My family, with my dad in the middle on the Grandfather Water Drum, and his mother and father to his left behind him, as you look at the picture. The rest of the folks pictured are relatives, uncle to his right as you look at the picture and his wife behind him. His cousin is to his immediate right at the far end. The children (5) of them are all cousins.

I share these pictures on this site so folks can know who I am related to and to give recognition to those elders who had the greatest influence on me as I grew up among our community members. My family was Mide and Wabeno practitioners and they all lived pretty much separate from other groups that did not practice those old ways.

To be surrounded by these elders and the teachings they gave me is evidence of who I am today. I have often said that no one can say they have achieved anything in this life without the help of someone else. I would be nothing without my elders for I walk upon the legacies of their teachings and the ceremonies they introduced me to. My ggreat grandfather was the Mide Chief that served several tribes and he passed on the teachings to his son who was my grandfather and then my dad, ultimately to me.

None of this was done in English. The languages were Potawatomi, Menominee, and Ojibwe. Even the Winnebagoes came and participated with us in those days. I often feel so humbled as to who my family were to the Neshnabek of Northern Wisconsin and wanted only to please my elders and the God who governed our ceremonies. When one walks in those legacies, one cannot help but feel awed and humbled at the tremendous responsibilities of such an undertaking.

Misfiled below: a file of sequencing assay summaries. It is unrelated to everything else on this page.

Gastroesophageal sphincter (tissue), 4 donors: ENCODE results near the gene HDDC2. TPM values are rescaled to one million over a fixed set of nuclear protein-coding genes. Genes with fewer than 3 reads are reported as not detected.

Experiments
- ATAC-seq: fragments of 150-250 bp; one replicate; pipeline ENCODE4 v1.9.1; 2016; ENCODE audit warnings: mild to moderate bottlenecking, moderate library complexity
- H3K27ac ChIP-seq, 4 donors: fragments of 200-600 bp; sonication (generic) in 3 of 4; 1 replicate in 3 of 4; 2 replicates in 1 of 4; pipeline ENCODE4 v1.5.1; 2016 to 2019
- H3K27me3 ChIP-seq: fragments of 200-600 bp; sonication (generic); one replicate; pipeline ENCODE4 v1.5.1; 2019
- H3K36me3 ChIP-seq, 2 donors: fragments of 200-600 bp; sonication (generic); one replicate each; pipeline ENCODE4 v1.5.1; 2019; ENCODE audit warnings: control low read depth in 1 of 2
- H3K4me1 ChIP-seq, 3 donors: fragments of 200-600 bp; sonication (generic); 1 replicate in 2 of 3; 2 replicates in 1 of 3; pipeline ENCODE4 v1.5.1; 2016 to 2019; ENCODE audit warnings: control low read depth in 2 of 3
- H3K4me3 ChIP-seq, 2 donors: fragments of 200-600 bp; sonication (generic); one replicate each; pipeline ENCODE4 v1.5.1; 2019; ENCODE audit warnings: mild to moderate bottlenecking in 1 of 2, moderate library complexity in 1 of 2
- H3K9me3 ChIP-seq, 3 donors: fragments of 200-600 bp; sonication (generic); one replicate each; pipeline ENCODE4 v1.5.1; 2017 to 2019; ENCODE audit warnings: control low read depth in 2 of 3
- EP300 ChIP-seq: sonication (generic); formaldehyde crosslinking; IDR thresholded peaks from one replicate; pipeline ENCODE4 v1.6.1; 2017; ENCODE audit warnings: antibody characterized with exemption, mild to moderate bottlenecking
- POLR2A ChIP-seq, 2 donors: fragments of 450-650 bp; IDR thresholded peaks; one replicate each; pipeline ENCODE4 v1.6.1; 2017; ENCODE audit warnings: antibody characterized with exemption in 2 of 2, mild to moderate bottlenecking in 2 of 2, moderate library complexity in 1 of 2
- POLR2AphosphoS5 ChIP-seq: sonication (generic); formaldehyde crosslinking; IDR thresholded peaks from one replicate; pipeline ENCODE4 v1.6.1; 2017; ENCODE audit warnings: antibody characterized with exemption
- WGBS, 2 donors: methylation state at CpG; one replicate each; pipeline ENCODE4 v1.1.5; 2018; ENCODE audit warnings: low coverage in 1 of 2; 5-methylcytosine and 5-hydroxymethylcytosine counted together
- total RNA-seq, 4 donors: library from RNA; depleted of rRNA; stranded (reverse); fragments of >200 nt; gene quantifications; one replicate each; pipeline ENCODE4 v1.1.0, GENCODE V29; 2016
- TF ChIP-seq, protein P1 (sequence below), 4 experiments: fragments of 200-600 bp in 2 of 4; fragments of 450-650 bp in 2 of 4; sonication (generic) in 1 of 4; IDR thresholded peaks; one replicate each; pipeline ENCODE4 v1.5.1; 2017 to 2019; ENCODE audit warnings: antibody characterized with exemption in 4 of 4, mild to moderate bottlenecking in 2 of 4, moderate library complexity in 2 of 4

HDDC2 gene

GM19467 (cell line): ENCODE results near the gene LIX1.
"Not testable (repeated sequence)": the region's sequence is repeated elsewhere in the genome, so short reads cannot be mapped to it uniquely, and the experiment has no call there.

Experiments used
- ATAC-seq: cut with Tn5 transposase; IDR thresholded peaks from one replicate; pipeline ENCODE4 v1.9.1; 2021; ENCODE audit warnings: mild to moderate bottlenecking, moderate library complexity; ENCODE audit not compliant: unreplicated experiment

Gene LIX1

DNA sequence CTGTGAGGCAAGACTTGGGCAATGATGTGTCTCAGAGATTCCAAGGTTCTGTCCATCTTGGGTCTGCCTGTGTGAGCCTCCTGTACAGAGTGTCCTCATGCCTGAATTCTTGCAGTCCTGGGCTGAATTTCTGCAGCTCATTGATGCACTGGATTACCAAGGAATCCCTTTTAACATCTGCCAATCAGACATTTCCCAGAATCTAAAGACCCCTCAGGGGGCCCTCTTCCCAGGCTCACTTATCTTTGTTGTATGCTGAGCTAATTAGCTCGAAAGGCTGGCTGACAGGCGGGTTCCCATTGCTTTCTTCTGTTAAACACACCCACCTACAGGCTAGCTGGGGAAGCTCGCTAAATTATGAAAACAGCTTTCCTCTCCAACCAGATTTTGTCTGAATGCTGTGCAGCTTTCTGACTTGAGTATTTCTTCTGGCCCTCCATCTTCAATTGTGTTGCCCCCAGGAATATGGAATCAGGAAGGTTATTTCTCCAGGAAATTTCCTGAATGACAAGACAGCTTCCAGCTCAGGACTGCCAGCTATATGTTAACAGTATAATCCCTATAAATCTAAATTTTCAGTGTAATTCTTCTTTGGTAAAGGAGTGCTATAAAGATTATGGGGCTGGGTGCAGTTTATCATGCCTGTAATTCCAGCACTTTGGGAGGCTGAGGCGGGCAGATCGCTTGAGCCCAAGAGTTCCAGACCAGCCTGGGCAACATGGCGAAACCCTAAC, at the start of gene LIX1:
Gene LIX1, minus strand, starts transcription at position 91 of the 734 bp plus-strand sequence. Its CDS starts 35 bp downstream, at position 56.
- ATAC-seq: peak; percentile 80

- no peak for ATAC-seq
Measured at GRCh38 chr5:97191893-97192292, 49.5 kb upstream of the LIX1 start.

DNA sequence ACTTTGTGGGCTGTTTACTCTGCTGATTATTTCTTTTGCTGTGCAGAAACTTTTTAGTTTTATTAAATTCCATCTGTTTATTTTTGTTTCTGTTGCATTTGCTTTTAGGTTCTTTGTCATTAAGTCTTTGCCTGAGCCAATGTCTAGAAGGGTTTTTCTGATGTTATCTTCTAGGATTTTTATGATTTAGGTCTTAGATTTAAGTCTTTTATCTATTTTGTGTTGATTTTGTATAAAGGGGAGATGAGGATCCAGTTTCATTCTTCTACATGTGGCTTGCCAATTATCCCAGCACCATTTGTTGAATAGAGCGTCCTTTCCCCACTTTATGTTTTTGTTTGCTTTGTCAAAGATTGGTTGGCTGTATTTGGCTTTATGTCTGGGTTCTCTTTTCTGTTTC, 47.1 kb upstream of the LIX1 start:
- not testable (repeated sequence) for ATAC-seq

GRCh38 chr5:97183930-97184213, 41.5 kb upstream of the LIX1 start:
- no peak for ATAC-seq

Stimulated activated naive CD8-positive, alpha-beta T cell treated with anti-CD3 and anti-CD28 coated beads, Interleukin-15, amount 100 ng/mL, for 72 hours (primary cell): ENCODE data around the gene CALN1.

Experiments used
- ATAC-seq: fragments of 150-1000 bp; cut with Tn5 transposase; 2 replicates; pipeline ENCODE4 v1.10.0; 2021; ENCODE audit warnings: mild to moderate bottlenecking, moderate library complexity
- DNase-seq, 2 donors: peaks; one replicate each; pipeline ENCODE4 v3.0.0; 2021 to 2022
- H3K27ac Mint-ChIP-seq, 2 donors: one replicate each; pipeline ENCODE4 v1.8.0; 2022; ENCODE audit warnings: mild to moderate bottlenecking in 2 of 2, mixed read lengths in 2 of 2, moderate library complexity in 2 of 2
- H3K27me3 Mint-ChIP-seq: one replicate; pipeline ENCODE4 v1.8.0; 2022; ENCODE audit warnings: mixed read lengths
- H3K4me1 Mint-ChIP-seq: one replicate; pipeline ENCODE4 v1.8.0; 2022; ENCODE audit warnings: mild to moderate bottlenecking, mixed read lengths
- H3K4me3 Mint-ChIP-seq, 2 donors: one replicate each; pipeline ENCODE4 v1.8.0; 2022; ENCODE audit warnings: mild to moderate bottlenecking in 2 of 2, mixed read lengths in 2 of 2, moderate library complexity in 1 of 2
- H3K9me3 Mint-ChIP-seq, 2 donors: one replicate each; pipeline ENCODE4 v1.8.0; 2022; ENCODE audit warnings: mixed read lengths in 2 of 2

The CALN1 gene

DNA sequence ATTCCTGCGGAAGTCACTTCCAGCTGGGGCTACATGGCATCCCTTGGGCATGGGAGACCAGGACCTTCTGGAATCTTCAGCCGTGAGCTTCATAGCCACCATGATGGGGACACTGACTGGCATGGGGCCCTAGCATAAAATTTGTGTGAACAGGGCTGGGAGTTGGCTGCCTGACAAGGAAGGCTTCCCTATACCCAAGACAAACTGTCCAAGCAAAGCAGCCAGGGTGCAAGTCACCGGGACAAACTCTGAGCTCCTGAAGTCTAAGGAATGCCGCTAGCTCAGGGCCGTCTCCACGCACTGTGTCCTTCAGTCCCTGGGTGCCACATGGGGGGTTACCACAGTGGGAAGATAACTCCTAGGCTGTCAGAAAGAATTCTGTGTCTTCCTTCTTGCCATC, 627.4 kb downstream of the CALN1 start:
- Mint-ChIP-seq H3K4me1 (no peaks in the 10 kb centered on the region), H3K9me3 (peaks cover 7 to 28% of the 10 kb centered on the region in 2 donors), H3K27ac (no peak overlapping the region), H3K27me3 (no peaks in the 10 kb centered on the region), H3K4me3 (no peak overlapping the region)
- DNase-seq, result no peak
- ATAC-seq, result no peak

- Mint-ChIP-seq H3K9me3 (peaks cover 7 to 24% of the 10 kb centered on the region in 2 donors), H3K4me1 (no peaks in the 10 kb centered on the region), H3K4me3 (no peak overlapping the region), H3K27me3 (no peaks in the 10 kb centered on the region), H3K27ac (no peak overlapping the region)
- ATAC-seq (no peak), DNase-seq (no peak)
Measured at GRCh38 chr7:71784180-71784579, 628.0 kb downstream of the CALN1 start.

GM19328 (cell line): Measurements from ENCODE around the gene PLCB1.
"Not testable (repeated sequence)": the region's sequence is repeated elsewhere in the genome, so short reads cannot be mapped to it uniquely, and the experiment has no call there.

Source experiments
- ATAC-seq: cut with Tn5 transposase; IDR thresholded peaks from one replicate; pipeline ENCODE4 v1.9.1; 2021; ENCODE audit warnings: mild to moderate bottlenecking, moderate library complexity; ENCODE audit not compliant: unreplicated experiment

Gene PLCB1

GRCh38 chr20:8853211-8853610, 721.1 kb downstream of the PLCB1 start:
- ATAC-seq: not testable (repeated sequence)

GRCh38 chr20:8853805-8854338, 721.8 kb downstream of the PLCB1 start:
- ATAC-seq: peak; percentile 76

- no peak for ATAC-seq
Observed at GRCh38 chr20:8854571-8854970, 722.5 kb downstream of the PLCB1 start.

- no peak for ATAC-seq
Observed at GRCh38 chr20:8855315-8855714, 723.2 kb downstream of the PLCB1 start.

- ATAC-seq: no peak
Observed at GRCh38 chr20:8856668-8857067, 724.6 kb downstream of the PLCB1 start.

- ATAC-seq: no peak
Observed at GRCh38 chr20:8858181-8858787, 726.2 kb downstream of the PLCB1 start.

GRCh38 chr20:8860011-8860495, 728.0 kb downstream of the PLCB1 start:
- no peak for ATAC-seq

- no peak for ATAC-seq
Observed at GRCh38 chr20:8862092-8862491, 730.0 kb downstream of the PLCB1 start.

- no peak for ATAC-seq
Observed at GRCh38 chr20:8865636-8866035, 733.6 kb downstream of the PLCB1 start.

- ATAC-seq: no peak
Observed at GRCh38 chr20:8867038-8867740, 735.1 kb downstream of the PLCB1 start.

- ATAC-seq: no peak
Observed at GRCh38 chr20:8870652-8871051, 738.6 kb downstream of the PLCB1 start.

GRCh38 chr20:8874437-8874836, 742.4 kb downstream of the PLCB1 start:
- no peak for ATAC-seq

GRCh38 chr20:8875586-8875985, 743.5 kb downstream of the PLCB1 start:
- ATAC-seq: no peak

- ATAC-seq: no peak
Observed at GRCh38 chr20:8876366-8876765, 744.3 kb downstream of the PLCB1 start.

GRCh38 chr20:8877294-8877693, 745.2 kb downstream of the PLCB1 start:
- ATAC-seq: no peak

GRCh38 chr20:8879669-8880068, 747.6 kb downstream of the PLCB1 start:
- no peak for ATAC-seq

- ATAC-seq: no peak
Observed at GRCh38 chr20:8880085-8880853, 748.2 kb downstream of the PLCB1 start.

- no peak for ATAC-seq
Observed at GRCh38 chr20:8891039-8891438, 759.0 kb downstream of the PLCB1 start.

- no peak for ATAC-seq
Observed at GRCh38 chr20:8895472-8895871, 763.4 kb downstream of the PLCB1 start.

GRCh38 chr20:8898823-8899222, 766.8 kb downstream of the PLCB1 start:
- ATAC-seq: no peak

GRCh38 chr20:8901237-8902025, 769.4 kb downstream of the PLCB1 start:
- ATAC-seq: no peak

To learn all the songs along with each ceremony is a lifelong task and all of it done in the context of the languages mentioned. These days I feel such nostalgia when I roam the lands they once occupied and farmed, making their living from the fields or the woods as loggers. The old foundations to many of the buildings are still there and rings through to my spirit (jibaum), whenever I have an opportunity to go there. No one lives there anymore and nothing grows there any longer, but the trees and foliage have taken over, as though they are the silent sentinels of all we believed and practiced at one time. I feel humbled sharing this with you, the readers.

Iw enajmoyan.

Donald Neaseno Perrot

Author: neaseno

I was born on Powers Bluff in Wood County, Wisconsin, into a traditional community of Neshnabek. I was raised speaking only native languages, and learned to speak English upon entering school at the age of 6. As of this writing, I am one of 5 remaining Heritage Fluent Speakers of Potawatomi.

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